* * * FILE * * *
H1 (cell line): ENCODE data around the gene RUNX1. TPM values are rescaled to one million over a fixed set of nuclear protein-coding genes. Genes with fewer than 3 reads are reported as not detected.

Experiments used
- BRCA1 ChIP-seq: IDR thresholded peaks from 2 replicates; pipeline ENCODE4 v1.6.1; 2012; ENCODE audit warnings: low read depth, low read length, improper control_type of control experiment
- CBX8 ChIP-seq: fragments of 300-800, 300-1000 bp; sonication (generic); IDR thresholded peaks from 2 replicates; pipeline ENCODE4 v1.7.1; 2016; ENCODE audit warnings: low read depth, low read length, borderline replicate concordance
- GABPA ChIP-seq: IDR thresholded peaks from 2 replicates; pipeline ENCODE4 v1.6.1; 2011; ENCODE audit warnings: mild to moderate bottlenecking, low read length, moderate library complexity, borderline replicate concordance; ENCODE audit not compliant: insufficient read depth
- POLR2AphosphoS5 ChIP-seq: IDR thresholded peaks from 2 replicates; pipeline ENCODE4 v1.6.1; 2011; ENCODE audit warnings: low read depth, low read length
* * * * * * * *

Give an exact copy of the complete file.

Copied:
H1 (cell line): ENCODE data around the gene RUNX1. TPM values are rescaled to one million over a fixed set of nuclear protein-coding genes. Genes with fewer than 3 reads are reported as not detected.

Experiments used
- BRCA1 ChIP-seq: IDR thresholded peaks from 2 replicates; pipeline ENCODE4 v1.6.1; 2012; ENCODE audit warnings: low read depth, low read length, improper control_type of control experiment
- CBX8 ChIP-seq: fragments of 300-800, 300-1000 bp; sonication (generic); IDR thresholded peaks from 2 replicates; pipeline ENCODE4 v1.7.1; 2016; ENCODE audit warnings: low read depth, low read length, borderline replicate concordance
- GABPA ChIP-seq: IDR thresholded peaks from 2 replicates; pipeline ENCODE4 v1.6.1; 2011; ENCODE audit warnings: mild to moderate bottlenecking, low read length, moderate library complexity, borderline replicate concordance; ENCODE audit not compliant: insufficient read depth
- POLR2AphosphoS5 ChIP-seq: IDR thresholded peaks from 2 replicates; pipeline ENCODE4 v1.6.1; 2011; ENCODE audit warnings: low read depth, low read length